Turkey Hunting: A Time and Place for Everything

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I have tried many new products over the years, particularly when I thought that it would help me bag another turkey.  With that being said, I had never hunted with a decoy, until a few years ago when Alabama finally legalized the use of them during the spring season.  Now, I very seldom, if ever, go into the woods without an Avian X decoy bag over my shoulder.  I had also never hunted turkeys out of a pop up blind, until recently.  I will admit, I have hunted deer and filmed fall turkey flocks using a pop up blind before, and I had often contemplated trying to bow hunt spring gobblers with one, but have not done so to date.  My thoughts on the use of a pop up blind all changed this year during Alabama’s 2013 youth turkey season.

A good friend of mine called me a few weeks before Alabama’s youth turkey season, and said that his five year old son wanted to go turkey hunting this year.  With my son way too young to accompany me on a hunt, I jumped at the chance to get in the turkey woods a week before our regular season was scheduled to begin.  As we started out that morning, it was cool to see a young child breaking daylight on his first turkey hunt.  The birds chirped, owls hooted, and eventually turkeys gobbled, which really caught the youngster’s attention.  After a couple of turkeys had made their presence known, we decided that we would try to set up on the closer of the two.  This is when it got interesting!

As we moved in to set up on the bird, I had to remind myself to slow down and let the little one catch up.  Our first setup rendered a few gobbles, but he was not interested enough to cut the distance between us.  We picked up again and moved closer for our next setup.  This time we got a response and he started our way.  No sooner than the gobbler started our way, we heard a hen yelping behind us that quickly went straight to the gobbler.  That was the end of that game.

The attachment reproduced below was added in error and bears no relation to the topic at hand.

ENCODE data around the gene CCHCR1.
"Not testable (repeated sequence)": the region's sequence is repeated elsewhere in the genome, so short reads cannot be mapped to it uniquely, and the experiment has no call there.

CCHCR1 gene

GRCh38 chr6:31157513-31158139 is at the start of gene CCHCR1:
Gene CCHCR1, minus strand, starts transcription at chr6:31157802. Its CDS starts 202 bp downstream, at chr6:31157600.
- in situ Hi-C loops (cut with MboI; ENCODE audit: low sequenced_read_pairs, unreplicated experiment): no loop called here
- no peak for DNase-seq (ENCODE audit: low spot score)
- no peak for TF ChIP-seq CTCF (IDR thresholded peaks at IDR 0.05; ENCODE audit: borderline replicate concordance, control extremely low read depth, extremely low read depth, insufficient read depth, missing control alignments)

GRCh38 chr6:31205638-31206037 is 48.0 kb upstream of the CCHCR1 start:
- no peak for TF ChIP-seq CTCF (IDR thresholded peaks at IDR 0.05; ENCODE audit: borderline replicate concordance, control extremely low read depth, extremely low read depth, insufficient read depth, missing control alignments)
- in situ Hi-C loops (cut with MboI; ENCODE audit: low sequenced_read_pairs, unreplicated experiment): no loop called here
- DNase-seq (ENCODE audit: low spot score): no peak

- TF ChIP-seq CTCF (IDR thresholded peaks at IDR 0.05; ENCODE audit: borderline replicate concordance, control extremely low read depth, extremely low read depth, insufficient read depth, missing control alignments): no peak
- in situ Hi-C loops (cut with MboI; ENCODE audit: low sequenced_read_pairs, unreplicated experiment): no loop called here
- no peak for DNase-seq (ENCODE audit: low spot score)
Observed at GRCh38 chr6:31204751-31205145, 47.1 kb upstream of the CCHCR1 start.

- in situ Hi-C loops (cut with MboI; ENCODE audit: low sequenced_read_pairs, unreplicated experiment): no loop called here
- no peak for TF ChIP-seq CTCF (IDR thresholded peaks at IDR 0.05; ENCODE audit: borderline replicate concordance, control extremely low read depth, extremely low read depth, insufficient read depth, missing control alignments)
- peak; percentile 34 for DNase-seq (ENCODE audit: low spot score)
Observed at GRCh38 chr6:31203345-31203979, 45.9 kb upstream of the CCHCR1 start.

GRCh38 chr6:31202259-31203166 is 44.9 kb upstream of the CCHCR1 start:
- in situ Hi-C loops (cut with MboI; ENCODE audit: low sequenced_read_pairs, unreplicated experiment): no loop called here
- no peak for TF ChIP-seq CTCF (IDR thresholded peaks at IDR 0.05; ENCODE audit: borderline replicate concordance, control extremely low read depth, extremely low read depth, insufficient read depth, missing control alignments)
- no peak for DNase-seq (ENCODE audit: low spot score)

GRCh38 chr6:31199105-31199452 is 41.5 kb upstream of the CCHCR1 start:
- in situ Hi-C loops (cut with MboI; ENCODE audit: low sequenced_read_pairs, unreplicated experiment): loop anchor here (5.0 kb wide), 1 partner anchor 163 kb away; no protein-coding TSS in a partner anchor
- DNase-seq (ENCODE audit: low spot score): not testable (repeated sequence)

Our next move was to go after the other bird that had gobbled at daylight.  To speed up the process and to keep the kid from walking very far, all to try to make the hunt enjoyable and successful, we cut the distance using an electric cart.  This is the ticket to moving in on turkeys when terrain and property access roads allow!  We were able to ease the cart within a couple hundred yards of where we planned to try to strike the gobbler from earlier that morning.  One thing that I had failed to mention was all of the time and preparation that my buddy had done scouting prior to the opening of the youth season.  He had been listening for turkeys, walking the property looking for sign, and had out multiple game cameras.  It just so happens that on one game camera, not far from where the gobbler that we were headed to had been roosted, my buddy had been getting gobbler photos at all times of the day.  He had already set up a ground blind on this field, just in case we did not hear any gobbles at daylight.

As good fortune would have it, one of the gobblers that we had heard was definitely within hearing distance of this food plot.  My hunting companion and his young son got situated into the pop up blind watching this field while I set up the new Avian-X Strutter decoy, along with an Avian-X LCD Breeder hen, about 20 yards from their blind.  I nestled my way into some nearby brush and set up the video camera, all in the anticipation that the gobbler had not gone too far and that we would get a response.